Ian Happ's Homers and Strikeouts Made for a Weird Game ... And Season

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Ian Happ’s Homers and Strikeouts Made for a Weird Game … And Season

Chicago Cubs

Ian Happ had a weird game last night.

On the one hand, he launched two homers – his fourth and fifth of the season – which brought his overall offensive production officially above average (103 wRC+), but on the other hand, he struck out two more times (a night after striking out three times).

We’ll get into all of that in a second, but before we get that far, let’s enjoy a couple of Happy-blasts in last night’s blowout win over the Marlins:

According to Statcast, Happ’s first homer traveled 413 feet and left the bat at 103.3 MPH with a 26 degree launch angle, while his second traveled 378 feet and left the bat at 103.2 MPH with a 25 degree launch angle. And, as it turns out, that all adds up to not one, but two barrels in yesterday’s game (bringing his total up to six for the season), one from each side of the plate.

Even with the strikeouts, that’s just an impressive feat to pull off. Indeed, Happ is an impressive player with the sort of all-around game that’s relatively rarely seen.

And Joe Maddon knows it, telling Cubs.com after the game: “Happ’s got all kinds of tools. He’s dripping with ability. He’s one of the best throwing arms we have. If you had a contest from center field and put a gun out there, he might win it. Speed wise, he might clock as the fastest guy on the team. If you did a little home run derby before the game, he’d probably hit the ball farther than anyone else. His exit velocity might be as good as anybody else’s. He can play the infield and the outfield and he’s a switch-hitter and he’s very bright.”

That’s love.

Contact has obviously been his biggest issue, but there’s just so much there to like about Happ. He’s one of the most versatile combined offensive and defensive players the Cubs have had in a while, and if he can close that hole in his swing and/or start better identifying when to swing in the first place (we’ll decide which is the bigger problem in a minute), things might click in a hurry.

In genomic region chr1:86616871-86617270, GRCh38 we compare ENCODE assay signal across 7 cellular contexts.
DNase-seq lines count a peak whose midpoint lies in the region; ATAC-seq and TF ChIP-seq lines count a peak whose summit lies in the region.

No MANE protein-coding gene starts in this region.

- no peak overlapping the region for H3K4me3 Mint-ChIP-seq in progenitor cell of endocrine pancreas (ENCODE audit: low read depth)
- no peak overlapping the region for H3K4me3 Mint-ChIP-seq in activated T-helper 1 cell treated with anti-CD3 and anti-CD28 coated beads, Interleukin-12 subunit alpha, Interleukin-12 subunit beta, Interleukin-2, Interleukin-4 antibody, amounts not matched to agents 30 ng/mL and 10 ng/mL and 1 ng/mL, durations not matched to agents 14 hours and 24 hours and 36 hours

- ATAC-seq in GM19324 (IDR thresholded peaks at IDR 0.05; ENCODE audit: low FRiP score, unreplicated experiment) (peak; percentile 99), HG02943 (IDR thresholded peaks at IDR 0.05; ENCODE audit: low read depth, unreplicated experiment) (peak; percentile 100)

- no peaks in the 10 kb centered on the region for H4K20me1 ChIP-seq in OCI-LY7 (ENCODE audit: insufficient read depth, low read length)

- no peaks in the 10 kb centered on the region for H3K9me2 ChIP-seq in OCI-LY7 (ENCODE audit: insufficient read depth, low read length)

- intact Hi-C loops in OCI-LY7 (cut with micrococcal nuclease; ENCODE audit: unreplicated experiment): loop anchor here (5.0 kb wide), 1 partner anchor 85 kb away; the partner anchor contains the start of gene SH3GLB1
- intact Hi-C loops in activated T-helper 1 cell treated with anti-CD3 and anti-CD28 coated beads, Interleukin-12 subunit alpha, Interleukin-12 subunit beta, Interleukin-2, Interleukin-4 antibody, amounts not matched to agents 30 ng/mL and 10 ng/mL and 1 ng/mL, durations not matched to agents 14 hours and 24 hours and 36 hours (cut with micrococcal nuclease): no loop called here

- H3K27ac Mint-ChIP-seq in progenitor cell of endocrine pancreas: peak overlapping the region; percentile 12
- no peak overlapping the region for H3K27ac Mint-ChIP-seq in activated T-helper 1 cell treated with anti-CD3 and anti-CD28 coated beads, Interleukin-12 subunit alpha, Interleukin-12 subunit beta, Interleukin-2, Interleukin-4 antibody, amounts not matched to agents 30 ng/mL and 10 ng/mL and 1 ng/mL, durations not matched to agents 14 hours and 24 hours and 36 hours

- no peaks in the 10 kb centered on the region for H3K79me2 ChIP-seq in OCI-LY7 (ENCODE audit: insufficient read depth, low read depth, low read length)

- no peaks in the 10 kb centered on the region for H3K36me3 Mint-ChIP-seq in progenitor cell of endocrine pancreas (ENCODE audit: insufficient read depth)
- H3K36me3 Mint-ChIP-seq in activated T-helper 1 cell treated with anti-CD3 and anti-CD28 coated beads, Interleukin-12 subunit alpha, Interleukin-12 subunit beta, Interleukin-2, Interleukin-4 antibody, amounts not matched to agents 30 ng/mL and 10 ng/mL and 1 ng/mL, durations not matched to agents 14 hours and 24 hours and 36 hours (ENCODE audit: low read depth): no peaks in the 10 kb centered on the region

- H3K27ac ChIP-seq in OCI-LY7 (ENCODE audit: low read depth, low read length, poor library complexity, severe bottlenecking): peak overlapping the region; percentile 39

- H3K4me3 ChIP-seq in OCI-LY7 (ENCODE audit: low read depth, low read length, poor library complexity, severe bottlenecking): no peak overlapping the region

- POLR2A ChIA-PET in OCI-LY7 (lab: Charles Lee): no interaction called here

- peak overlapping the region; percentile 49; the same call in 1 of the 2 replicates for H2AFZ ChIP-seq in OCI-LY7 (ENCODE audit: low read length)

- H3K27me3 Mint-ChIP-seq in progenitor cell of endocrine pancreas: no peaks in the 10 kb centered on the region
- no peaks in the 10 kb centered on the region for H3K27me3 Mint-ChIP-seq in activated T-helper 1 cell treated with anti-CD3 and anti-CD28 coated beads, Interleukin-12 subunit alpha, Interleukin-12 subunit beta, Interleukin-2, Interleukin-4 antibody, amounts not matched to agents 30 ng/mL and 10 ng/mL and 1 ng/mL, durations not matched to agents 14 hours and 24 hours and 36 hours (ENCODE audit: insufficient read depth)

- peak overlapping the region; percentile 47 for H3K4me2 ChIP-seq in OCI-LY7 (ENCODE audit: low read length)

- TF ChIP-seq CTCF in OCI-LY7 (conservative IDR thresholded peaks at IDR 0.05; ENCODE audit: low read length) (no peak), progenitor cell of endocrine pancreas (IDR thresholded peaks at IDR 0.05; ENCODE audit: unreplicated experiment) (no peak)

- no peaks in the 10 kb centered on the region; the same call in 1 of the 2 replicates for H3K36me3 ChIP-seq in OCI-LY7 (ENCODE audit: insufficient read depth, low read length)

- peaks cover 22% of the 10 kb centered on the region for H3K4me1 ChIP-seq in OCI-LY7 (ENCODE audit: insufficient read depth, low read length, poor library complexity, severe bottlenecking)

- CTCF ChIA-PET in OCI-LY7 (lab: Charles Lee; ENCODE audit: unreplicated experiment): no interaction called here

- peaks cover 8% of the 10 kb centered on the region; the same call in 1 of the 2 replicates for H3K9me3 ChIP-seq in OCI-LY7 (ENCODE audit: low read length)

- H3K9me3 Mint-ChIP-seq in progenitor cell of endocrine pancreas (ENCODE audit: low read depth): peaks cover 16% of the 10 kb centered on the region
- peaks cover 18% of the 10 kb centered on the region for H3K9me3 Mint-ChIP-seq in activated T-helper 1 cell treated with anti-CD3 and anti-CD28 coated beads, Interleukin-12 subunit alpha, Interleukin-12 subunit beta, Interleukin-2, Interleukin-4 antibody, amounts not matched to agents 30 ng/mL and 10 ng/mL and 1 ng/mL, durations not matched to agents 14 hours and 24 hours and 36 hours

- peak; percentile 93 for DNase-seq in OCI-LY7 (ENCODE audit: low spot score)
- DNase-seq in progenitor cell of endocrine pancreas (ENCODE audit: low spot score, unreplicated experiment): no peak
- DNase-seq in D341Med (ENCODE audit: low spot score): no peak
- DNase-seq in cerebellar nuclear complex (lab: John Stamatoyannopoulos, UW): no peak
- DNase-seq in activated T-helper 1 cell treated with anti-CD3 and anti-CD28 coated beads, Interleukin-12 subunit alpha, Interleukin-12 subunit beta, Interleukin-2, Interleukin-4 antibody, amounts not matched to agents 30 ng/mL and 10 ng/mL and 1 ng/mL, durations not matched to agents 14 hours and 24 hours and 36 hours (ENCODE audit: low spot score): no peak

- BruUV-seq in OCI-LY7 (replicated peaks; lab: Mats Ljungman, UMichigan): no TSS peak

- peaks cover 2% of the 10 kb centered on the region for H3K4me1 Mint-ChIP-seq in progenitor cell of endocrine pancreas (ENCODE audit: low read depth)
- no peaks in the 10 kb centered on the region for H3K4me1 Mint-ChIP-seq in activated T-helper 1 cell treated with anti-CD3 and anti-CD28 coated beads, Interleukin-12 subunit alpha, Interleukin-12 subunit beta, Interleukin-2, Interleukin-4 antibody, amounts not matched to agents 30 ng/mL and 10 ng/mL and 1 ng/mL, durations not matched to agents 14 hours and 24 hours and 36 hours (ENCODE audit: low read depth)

But still, the problems exist.

Right now, Ian Happ’s slash line amounts to an above average 103 wRC+ (hey, 3% above average is still above average, so get away from me with your @’s), but certainly looks very odd: .238/.297/.452. Happ’s walking at an acceptable 7.7% rate (though he’s capable of much more than that), but, of course, his season-long strikeout rate is still the worst mark in baseball (45.1%) for players with at least 90 plate appearances.

So what exactly is driving that?

(Photo by Jonathan Daniel/Getty Images)

As far as I can, it looks like more of a hole in Happ’s swing, rather than pitch recognition problems. And if so, that’s probably good. Holes often can be fixed mechanically with swing changes, whereas pitch recognition is more of an innate skill that’s difficult to teach.

So, while Happ is swinging at pitches out of the zone slightly more often than the average hitter, his 34.6% O-swing rate ranks 50th highest in baseball – it’s not like he’s right at the bottom of the pile. Meanwhile, he actually swinging at more pitches in the zone this season than Joey Votto – they rank 39th and 40th, respectively.

In other words, he can probably just stand to swing less often in general, but he’s mostly OK in that respect, especially for a 23-year-old sophomore in the league. That part isn’t standing out to me when it comes to his strikeout issues.

Instead, the real problem is that Happ’s 63.3% zone contact rate ranks dead last in Major League Baseball, over 20 percentage points below the Major League average (85.1%). And the same goes for his overall contact rate. He’s just not connecting, and, because he’s swinging so often, he’s just not connecting a helluva lot.

But that’s also sorta the good news. Not only is removing a hole in your swing the easier strikeout problem to fix, Happ’s significant power is very much suited for this type of change. He can level out his swing and “shorten up” a bit more often, inherently sacrificing some power in exchange for contact, and still be the type of guy who’ll hit the ball far, hard, and over the fence 25+ times a year. And if he just swings less often in general – particularly at those extra out-of-zone pitches – his walk rate might just climb on up with him.

Happ doesn’t *need* to have the second furthest average batted ball distance in baseball. He *needs* to utilize his solid eye, speed, and natural power to become a well-rounded hitter. Because once he adds that extra contact to his game, he might just become really, really special.

Easier said than done, of course, but as Joe Maddon said, the guy is “dripping with ability.”

Author: Michael Cerami

Michael Cerami covers the Chicago Cubs, Bears, and Bulls at Bleacher Nation. You can find him on Twitter @Michael_Cerami